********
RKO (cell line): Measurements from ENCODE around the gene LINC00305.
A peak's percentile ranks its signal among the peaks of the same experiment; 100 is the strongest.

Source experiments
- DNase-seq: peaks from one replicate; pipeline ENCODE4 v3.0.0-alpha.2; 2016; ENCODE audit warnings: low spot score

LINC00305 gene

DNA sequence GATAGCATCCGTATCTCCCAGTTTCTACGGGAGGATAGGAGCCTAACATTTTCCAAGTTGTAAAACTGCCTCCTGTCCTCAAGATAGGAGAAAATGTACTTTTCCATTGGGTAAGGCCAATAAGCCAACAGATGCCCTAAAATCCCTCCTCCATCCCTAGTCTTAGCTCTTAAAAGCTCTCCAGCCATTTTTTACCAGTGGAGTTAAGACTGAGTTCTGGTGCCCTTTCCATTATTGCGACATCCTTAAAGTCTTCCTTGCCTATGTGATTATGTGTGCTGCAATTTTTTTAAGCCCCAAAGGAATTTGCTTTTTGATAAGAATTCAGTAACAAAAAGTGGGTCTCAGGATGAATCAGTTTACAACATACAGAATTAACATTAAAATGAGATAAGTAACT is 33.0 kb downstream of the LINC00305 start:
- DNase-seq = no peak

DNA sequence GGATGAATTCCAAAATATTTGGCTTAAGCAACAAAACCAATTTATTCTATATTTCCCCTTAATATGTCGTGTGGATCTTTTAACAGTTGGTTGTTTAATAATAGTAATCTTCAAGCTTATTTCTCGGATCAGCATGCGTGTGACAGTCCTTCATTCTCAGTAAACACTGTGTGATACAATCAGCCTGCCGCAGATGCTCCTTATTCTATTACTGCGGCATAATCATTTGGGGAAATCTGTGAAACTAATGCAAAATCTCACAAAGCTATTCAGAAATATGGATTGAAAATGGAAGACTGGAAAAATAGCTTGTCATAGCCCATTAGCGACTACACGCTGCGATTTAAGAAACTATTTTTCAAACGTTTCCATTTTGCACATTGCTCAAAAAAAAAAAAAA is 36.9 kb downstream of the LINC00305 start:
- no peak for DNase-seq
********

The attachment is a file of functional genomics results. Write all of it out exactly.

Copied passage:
RKO (cell line): Measurements from ENCODE around the gene LINC00305.
A peak's percentile ranks its signal among the peaks of the same experiment; 100 is the strongest.

Source experiments
- DNase-seq: peaks from one replicate; pipeline ENCODE4 v3.0.0-alpha.2; 2016; ENCODE audit warnings: low spot score

LINC00305 gene

DNA sequence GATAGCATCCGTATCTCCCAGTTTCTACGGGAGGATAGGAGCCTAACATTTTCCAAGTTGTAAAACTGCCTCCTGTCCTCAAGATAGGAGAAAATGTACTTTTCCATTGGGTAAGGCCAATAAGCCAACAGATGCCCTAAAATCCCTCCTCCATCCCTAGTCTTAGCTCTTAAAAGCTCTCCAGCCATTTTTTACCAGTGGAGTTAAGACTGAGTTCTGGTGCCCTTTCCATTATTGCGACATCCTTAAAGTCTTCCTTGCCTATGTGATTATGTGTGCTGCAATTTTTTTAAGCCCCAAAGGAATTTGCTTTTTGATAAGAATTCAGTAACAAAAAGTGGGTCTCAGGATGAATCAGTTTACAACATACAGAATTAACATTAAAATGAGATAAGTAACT is 33.0 kb downstream of the LINC00305 start:
- DNase-seq = no peak

DNA sequence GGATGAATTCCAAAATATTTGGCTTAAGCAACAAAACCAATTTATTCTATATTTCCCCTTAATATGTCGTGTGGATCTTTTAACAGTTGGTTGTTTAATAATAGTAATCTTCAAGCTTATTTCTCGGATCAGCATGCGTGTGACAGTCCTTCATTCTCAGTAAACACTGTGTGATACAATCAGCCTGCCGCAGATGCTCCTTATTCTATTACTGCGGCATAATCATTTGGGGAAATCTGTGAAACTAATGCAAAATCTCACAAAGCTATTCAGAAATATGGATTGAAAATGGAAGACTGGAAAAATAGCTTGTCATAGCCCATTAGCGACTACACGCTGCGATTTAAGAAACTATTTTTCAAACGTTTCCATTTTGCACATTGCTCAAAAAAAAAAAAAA is 36.9 kb downstream of the LINC00305 start:
- no peak for DNase-seq